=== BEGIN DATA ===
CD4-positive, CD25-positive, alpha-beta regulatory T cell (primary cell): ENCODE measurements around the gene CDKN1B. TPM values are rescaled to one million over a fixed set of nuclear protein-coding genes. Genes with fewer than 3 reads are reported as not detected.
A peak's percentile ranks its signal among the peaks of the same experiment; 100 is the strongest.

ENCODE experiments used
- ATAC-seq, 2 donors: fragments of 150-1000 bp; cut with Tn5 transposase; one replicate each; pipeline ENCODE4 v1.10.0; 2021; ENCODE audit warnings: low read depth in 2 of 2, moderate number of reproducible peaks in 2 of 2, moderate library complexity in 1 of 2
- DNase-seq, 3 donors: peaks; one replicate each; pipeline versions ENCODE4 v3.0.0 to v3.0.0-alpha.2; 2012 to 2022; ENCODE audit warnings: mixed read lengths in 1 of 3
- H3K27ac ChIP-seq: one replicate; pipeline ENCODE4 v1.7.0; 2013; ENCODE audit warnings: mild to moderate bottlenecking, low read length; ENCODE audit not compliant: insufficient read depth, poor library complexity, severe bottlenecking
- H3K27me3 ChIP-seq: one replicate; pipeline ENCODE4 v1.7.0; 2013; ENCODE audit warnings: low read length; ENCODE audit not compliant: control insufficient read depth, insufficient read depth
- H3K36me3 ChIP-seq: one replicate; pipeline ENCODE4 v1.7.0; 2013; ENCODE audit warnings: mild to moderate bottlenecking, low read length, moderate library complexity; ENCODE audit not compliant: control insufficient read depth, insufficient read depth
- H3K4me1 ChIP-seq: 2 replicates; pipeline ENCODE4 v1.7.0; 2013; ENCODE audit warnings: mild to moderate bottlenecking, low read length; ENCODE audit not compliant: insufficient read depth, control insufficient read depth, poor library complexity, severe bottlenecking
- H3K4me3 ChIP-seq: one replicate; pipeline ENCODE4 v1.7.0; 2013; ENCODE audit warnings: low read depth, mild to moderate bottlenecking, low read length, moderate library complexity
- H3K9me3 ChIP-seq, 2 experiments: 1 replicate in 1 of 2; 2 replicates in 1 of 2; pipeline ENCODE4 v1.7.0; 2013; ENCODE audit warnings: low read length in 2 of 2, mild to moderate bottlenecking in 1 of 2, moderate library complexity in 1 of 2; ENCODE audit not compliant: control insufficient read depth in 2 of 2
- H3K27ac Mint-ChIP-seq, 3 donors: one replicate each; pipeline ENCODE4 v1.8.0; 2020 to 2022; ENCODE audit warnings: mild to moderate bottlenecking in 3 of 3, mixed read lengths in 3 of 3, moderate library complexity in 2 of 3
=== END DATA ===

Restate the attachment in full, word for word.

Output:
CD4-positive, CD25-positive, alpha-beta regulatory T cell (primary cell): ENCODE measurements around the gene CDKN1B. TPM values are rescaled to one million over a fixed set of nuclear protein-coding genes. Genes with fewer than 3 reads are reported as not detected.
A peak's percentile ranks its signal among the peaks of the same experiment; 100 is the strongest.

ENCODE experiments used
- ATAC-seq, 2 donors: fragments of 150-1000 bp; cut with Tn5 transposase; one replicate each; pipeline ENCODE4 v1.10.0; 2021; ENCODE audit warnings: low read depth in 2 of 2, moderate number of reproducible peaks in 2 of 2, moderate library complexity in 1 of 2
- DNase-seq, 3 donors: peaks; one replicate each; pipeline versions ENCODE4 v3.0.0 to v3.0.0-alpha.2; 2012 to 2022; ENCODE audit warnings: mixed read lengths in 1 of 3
- H3K27ac ChIP-seq: one replicate; pipeline ENCODE4 v1.7.0; 2013; ENCODE audit warnings: mild to moderate bottlenecking, low read length; ENCODE audit not compliant: insufficient read depth, poor library complexity, severe bottlenecking
- H3K27me3 ChIP-seq: one replicate; pipeline ENCODE4 v1.7.0; 2013; ENCODE audit warnings: low read length; ENCODE audit not compliant: control insufficient read depth, insufficient read depth
- H3K36me3 ChIP-seq: one replicate; pipeline ENCODE4 v1.7.0; 2013; ENCODE audit warnings: mild to moderate bottlenecking, low read length, moderate library complexity; ENCODE audit not compliant: control insufficient read depth, insufficient read depth
- H3K4me1 ChIP-seq: 2 replicates; pipeline ENCODE4 v1.7.0; 2013; ENCODE audit warnings: mild to moderate bottlenecking, low read length; ENCODE audit not compliant: insufficient read depth, control insufficient read depth, poor library complexity, severe bottlenecking
- H3K4me3 ChIP-seq: one replicate; pipeline ENCODE4 v1.7.0; 2013; ENCODE audit warnings: low read depth, mild to moderate bottlenecking, low read length, moderate library complexity
- H3K9me3 ChIP-seq, 2 experiments: 1 replicate in 1 of 2; 2 replicates in 1 of 2; pipeline ENCODE4 v1.7.0; 2013; ENCODE audit warnings: low read length in 2 of 2, mild to moderate bottlenecking in 1 of 2, moderate library complexity in 1 of 2; ENCODE audit not compliant: control insufficient read depth in 2 of 2
- H3K27ac Mint-ChIP-seq, 3 donors: one replicate each; pipeline ENCODE4 v1.8.0; 2020 to 2022; ENCODE audit warnings: mild to moderate bottlenecking in 3 of 3, mixed read lengths in 3 of 3, moderate library complexity in 2 of 3